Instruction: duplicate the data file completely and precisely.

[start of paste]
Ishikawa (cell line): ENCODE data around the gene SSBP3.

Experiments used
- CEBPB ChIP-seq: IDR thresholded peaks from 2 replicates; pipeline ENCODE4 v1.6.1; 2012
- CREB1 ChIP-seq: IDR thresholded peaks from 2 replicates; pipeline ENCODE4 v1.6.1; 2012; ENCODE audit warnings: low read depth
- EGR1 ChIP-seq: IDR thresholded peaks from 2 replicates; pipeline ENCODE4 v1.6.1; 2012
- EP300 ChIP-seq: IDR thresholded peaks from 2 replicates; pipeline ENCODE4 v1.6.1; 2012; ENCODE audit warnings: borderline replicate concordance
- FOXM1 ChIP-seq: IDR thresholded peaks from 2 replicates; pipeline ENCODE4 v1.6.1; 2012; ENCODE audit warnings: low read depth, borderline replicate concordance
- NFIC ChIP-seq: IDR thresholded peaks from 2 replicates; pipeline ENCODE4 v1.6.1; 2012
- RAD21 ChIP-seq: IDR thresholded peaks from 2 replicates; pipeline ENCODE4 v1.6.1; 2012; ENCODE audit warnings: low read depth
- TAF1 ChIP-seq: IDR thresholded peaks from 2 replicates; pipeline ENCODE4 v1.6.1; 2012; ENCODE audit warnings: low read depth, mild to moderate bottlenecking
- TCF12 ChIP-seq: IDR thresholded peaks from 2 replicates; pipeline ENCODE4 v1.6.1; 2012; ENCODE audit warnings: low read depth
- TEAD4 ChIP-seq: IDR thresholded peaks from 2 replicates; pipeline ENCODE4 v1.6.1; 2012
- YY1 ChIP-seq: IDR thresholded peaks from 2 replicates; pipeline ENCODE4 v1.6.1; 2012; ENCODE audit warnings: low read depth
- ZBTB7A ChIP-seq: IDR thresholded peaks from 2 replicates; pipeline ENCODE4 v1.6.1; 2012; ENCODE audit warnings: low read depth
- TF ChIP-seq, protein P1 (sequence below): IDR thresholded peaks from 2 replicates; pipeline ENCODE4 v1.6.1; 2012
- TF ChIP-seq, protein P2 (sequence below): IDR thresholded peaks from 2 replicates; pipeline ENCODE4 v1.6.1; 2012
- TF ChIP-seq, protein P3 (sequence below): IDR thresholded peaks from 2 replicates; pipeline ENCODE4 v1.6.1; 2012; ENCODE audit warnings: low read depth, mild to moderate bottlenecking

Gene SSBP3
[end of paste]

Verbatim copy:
Ishikawa (cell line): ENCODE data around the gene SSBP3.

Experiments used
- CEBPB ChIP-seq: IDR thresholded peaks from 2 replicates; pipeline ENCODE4 v1.6.1; 2012
- CREB1 ChIP-seq: IDR thresholded peaks from 2 replicates; pipeline ENCODE4 v1.6.1; 2012; ENCODE audit warnings: low read depth
- EGR1 ChIP-seq: IDR thresholded peaks from 2 replicates; pipeline ENCODE4 v1.6.1; 2012
- EP300 ChIP-seq: IDR thresholded peaks from 2 replicates; pipeline ENCODE4 v1.6.1; 2012; ENCODE audit warnings: borderline replicate concordance
- FOXM1 ChIP-seq: IDR thresholded peaks from 2 replicates; pipeline ENCODE4 v1.6.1; 2012; ENCODE audit warnings: low read depth, borderline replicate concordance
- NFIC ChIP-seq: IDR thresholded peaks from 2 replicates; pipeline ENCODE4 v1.6.1; 2012
- RAD21 ChIP-seq: IDR thresholded peaks from 2 replicates; pipeline ENCODE4 v1.6.1; 2012; ENCODE audit warnings: low read depth
- TAF1 ChIP-seq: IDR thresholded peaks from 2 replicates; pipeline ENCODE4 v1.6.1; 2012; ENCODE audit warnings: low read depth, mild to moderate bottlenecking
- TCF12 ChIP-seq: IDR thresholded peaks from 2 replicates; pipeline ENCODE4 v1.6.1; 2012; ENCODE audit warnings: low read depth
- TEAD4 ChIP-seq: IDR thresholded peaks from 2 replicates; pipeline ENCODE4 v1.6.1; 2012
- YY1 ChIP-seq: IDR thresholded peaks from 2 replicates; pipeline ENCODE4 v1.6.1; 2012; ENCODE audit warnings: low read depth
- ZBTB7A ChIP-seq: IDR thresholded peaks from 2 replicates; pipeline ENCODE4 v1.6.1; 2012; ENCODE audit warnings: low read depth
- TF ChIP-seq, protein P1 (sequence below): IDR thresholded peaks from 2 replicates; pipeline ENCODE4 v1.6.1; 2012
- TF ChIP-seq, protein P2 (sequence below): IDR thresholded peaks from 2 replicates; pipeline ENCODE4 v1.6.1; 2012
- TF ChIP-seq, protein P3 (sequence below): IDR thresholded peaks from 2 replicates; pipeline ENCODE4 v1.6.1; 2012; ENCODE audit warnings: low read depth, mild to moderate bottlenecking

Gene SSBP3